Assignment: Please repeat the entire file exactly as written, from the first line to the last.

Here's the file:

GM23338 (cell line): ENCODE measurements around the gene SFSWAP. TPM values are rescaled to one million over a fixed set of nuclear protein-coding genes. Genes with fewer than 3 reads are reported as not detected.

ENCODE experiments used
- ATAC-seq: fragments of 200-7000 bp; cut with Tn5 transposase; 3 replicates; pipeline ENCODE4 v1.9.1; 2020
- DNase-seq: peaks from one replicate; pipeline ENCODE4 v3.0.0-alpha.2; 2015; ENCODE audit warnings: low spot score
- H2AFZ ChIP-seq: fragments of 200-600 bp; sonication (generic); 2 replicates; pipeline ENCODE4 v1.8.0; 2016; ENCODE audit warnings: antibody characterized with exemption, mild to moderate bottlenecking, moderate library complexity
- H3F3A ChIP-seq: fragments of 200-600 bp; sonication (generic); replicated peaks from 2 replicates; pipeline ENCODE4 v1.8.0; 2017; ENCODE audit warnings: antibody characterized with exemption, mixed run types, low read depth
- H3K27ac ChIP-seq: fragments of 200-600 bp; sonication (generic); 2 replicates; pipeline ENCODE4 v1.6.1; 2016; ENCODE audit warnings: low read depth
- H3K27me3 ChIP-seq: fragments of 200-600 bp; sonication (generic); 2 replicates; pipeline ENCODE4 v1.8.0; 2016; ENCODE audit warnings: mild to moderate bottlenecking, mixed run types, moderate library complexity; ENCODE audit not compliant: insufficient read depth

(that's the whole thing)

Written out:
GM23338 (cell line): ENCODE measurements around the gene SFSWAP. TPM values are rescaled to one million over a fixed set of nuclear protein-coding genes. Genes with fewer than 3 reads are reported as not detected.

ENCODE experiments used
- ATAC-seq: fragments of 200-7000 bp; cut with Tn5 transposase; 3 replicates; pipeline ENCODE4 v1.9.1; 2020
- DNase-seq: peaks from one replicate; pipeline ENCODE4 v3.0.0-alpha.2; 2015; ENCODE audit warnings: low spot score
- H2AFZ ChIP-seq: fragments of 200-600 bp; sonication (generic); 2 replicates; pipeline ENCODE4 v1.8.0; 2016; ENCODE audit warnings: antibody characterized with exemption, mild to moderate bottlenecking, moderate library complexity
- H3F3A ChIP-seq: fragments of 200-600 bp; sonication (generic); replicated peaks from 2 replicates; pipeline ENCODE4 v1.8.0; 2017; ENCODE audit warnings: antibody characterized with exemption, mixed run types, low read depth
- H3K27ac ChIP-seq: fragments of 200-600 bp; sonication (generic); 2 replicates; pipeline ENCODE4 v1.6.1; 2016; ENCODE audit warnings: low read depth
- H3K27me3 ChIP-seq: fragments of 200-600 bp; sonication (generic); 2 replicates; pipeline ENCODE4 v1.8.0; 2016; ENCODE audit warnings: mild to moderate bottlenecking, mixed run types, moderate library complexity; ENCODE audit not compliant: insufficient read depth